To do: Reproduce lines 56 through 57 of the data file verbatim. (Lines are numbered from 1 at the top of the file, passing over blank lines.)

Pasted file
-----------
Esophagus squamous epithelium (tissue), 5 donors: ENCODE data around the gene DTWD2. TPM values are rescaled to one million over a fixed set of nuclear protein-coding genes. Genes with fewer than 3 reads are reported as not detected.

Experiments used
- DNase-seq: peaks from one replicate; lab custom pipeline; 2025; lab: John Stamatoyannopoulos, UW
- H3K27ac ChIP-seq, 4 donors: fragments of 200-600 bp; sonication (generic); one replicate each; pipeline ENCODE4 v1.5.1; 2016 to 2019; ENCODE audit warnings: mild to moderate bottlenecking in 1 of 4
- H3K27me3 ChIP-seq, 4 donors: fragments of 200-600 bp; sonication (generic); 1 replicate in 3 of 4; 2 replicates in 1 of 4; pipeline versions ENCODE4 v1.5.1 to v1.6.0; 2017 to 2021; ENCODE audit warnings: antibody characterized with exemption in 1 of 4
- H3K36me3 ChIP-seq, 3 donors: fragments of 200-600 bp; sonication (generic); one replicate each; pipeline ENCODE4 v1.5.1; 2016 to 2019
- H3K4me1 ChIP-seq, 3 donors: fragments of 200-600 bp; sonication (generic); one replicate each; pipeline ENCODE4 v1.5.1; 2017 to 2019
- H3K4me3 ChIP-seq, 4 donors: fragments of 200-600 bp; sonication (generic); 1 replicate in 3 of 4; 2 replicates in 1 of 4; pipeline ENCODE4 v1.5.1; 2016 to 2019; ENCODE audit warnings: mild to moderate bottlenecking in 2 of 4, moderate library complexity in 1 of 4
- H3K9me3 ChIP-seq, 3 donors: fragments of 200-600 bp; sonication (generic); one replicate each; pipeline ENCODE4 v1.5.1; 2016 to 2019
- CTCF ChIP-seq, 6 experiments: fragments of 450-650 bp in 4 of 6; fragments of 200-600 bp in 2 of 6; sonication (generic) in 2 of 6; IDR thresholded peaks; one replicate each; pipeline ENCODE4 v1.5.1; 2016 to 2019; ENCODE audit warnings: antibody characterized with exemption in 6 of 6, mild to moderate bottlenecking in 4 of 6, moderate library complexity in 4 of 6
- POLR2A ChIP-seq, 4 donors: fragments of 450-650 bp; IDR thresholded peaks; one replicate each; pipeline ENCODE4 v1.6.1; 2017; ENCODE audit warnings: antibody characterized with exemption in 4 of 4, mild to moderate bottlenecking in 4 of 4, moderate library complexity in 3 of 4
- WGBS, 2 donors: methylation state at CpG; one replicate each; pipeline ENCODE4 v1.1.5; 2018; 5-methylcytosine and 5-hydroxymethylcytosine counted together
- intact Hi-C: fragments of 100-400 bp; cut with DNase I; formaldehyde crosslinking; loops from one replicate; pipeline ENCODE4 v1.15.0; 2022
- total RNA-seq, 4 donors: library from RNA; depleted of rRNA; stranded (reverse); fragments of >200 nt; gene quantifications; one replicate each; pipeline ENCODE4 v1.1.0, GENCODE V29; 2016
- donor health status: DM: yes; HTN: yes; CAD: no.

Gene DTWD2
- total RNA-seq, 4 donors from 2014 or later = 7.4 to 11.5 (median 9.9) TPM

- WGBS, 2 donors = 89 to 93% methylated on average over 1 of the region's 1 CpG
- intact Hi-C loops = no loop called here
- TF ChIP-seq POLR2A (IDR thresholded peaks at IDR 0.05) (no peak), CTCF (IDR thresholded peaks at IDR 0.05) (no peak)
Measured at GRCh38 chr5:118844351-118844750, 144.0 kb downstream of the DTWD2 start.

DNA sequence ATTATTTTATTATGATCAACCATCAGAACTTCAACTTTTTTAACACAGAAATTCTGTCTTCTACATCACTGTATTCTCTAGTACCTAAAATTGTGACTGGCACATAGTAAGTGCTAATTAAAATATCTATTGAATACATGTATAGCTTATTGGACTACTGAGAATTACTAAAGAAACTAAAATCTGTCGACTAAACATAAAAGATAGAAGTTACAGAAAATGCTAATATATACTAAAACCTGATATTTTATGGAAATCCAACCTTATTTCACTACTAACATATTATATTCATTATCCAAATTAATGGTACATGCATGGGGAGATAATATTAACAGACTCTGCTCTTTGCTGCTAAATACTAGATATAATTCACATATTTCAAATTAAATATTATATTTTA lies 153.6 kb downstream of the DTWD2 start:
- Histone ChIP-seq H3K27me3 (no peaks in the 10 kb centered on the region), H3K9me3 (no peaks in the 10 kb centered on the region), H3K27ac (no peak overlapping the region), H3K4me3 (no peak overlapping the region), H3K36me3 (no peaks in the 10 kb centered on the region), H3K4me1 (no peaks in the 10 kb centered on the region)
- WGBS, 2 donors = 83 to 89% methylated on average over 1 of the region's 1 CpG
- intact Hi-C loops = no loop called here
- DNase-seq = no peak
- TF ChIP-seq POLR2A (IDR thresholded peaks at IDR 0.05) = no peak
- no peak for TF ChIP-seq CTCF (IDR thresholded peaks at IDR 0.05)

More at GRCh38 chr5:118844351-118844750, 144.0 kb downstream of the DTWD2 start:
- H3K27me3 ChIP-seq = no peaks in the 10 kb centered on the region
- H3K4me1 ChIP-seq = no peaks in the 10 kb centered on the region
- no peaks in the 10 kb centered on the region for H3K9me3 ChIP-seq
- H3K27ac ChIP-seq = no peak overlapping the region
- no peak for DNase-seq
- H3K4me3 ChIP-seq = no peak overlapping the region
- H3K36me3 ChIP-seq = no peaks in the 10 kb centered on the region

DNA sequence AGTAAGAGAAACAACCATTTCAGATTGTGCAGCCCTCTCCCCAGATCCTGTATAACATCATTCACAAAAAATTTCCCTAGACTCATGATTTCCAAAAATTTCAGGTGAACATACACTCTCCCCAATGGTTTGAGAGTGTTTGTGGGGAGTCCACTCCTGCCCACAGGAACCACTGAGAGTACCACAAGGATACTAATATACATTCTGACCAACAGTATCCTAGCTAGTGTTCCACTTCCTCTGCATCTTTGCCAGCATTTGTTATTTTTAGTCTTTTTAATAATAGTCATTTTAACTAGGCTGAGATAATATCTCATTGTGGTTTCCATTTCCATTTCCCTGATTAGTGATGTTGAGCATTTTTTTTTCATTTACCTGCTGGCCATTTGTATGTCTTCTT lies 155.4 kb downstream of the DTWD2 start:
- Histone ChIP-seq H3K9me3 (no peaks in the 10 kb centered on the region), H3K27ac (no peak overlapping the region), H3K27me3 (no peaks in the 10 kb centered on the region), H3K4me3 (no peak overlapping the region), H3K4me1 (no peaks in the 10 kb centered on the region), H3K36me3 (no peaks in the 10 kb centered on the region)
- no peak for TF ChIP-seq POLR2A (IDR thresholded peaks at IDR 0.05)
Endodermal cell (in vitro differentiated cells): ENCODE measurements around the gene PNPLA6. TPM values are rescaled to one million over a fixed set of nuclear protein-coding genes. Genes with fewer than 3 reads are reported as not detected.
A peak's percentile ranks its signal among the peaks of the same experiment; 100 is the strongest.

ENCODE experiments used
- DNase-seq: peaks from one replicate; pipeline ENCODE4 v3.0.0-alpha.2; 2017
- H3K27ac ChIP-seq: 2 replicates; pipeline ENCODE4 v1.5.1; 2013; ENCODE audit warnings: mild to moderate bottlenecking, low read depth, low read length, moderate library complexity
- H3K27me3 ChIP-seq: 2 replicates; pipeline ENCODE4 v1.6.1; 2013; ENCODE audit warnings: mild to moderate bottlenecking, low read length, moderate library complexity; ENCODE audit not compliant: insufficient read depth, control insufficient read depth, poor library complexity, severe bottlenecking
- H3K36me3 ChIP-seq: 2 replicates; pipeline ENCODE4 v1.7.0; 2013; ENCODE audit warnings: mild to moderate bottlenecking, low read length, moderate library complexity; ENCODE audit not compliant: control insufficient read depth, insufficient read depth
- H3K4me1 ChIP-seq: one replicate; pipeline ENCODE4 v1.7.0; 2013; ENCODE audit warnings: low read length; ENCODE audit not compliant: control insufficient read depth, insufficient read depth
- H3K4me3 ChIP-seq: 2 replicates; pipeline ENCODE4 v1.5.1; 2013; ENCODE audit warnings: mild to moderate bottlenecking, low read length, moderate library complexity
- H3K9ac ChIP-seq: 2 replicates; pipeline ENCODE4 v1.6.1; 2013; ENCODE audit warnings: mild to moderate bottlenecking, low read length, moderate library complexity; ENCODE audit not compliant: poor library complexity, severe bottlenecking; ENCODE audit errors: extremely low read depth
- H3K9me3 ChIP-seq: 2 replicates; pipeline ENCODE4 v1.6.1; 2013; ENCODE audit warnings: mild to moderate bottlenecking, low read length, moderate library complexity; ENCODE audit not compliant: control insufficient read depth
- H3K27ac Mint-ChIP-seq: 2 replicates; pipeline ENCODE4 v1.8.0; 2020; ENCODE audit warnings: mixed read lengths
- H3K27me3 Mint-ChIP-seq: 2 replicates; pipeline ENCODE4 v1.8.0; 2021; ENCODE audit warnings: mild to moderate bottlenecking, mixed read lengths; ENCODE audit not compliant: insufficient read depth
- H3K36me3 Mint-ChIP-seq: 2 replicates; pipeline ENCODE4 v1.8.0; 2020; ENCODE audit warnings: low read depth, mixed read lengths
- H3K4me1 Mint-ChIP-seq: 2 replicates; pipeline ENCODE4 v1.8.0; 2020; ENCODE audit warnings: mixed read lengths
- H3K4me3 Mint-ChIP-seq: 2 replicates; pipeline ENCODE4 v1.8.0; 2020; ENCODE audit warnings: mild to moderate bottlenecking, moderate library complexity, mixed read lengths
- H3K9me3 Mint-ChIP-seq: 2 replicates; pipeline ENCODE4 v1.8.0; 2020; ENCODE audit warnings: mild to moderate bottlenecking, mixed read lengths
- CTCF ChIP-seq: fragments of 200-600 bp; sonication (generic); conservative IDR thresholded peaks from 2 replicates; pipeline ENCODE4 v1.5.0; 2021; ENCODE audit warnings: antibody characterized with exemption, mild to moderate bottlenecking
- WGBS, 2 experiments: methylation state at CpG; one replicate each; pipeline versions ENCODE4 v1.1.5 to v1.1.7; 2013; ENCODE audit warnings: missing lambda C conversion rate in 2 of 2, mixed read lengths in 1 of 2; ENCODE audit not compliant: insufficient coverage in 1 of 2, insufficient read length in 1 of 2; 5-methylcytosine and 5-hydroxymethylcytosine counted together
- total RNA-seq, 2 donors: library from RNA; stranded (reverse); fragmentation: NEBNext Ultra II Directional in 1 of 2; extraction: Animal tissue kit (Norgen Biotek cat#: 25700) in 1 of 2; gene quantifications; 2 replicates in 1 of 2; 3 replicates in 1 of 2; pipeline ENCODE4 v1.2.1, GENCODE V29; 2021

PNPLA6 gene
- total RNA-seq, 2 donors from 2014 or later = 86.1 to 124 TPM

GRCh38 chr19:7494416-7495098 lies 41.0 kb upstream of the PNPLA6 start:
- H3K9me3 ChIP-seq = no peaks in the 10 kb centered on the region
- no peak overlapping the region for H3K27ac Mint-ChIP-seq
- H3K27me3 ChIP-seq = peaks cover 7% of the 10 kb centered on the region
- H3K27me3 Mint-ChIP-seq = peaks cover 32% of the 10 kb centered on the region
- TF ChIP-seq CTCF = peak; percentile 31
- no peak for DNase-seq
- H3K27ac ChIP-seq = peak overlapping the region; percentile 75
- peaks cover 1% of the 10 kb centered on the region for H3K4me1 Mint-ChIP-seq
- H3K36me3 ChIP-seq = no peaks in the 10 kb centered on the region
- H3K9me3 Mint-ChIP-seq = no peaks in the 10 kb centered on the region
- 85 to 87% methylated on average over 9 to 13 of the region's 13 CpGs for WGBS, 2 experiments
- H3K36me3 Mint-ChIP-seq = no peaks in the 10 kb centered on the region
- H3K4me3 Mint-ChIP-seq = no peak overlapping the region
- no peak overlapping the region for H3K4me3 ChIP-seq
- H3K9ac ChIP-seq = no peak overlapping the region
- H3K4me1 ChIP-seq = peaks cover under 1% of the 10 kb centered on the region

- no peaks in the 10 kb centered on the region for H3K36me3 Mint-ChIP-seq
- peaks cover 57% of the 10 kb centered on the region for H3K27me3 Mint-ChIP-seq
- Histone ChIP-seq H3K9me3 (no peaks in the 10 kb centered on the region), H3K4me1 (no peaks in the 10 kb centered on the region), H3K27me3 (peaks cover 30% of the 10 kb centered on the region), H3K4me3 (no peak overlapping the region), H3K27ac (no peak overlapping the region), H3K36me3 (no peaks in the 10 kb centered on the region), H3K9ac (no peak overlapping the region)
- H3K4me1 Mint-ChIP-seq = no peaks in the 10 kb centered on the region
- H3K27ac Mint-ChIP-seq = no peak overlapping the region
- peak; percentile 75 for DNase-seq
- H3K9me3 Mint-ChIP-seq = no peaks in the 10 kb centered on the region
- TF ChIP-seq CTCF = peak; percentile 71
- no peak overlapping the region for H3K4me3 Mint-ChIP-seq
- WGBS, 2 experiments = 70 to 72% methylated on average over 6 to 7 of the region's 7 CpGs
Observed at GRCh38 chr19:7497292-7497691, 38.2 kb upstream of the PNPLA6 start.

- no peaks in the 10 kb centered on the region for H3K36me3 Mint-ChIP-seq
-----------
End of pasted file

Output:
- H3K9me3 Mint-ChIP-seq: 2 replicates; pipeline ENCODE4 v1.8.0; 2020; ENCODE audit warnings: mild to moderate bottlenecking, mixed read lengths
- CTCF ChIP-seq: fragments of 200-600 bp; sonication (generic); conservative IDR thresholded peaks from 2 replicates; pipeline ENCODE4 v1.5.0; 2021; ENCODE audit warnings: antibody characterized with exemption, mild to moderate bottlenecking